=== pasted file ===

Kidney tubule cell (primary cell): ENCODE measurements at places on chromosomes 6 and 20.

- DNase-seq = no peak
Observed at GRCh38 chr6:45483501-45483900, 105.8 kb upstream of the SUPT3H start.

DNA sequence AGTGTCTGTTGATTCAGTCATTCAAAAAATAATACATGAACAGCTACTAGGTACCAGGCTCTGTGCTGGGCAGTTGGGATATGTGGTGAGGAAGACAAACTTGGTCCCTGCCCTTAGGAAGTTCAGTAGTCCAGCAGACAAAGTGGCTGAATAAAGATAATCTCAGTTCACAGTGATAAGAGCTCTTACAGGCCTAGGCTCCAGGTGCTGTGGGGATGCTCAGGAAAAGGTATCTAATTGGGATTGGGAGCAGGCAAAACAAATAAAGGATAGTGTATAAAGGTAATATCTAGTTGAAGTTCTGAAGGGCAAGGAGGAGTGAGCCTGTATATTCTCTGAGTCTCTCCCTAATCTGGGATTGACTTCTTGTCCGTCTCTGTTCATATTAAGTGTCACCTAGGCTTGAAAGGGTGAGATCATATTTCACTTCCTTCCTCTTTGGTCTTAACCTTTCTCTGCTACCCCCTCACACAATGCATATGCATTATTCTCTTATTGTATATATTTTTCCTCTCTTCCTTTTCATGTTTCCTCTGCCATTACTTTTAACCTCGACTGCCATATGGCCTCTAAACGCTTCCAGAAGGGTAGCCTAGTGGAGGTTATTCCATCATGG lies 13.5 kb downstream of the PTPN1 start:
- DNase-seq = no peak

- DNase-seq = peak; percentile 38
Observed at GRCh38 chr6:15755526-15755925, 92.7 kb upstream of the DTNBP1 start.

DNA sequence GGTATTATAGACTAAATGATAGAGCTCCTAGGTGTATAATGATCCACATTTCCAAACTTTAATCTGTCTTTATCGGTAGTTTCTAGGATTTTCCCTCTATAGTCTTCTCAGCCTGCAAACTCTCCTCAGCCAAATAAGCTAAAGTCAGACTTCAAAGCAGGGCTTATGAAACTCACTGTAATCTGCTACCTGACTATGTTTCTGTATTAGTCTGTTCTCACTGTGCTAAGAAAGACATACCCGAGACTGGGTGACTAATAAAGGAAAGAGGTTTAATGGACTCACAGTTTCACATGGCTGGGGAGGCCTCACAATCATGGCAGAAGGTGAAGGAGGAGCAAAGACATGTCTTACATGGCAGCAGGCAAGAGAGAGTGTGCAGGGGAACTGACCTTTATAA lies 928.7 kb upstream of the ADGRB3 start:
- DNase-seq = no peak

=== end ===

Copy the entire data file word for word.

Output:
Kidney tubule cell (primary cell): ENCODE measurements at places on chromosomes 6 and 20.

- DNase-seq = no peak
Observed at GRCh38 chr6:45483501-45483900, 105.8 kb upstream of the SUPT3H start.

DNA sequence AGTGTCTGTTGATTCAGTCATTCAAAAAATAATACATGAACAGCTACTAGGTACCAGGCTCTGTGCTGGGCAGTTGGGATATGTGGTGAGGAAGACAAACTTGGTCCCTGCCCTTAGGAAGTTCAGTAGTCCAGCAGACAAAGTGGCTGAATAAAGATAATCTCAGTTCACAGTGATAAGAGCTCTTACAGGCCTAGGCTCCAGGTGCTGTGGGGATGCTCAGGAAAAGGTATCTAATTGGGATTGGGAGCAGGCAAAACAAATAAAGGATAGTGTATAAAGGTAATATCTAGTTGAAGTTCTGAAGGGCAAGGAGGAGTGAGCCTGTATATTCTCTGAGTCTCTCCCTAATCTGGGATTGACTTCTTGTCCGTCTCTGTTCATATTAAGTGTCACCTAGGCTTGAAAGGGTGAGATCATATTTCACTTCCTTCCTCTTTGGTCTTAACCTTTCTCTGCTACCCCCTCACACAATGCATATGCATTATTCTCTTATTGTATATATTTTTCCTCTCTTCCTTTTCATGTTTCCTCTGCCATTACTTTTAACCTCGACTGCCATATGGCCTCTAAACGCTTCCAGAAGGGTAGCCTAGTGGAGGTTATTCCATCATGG lies 13.5 kb downstream of the PTPN1 start:
- DNase-seq = no peak

- DNase-seq = peak; percentile 38
Observed at GRCh38 chr6:15755526-15755925, 92.7 kb upstream of the DTNBP1 start.

DNA sequence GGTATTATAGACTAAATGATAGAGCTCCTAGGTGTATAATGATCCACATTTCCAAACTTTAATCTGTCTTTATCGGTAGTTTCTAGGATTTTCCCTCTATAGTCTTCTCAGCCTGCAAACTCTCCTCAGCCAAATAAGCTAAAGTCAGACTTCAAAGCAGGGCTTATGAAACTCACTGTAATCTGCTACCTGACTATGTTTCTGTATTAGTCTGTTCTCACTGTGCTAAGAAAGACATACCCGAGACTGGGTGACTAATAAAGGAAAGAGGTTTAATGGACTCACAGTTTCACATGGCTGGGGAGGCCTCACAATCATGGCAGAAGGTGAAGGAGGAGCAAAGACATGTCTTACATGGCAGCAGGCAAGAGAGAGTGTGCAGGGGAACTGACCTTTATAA lies 928.7 kb upstream of the ADGRB3 start:
- DNase-seq = no peak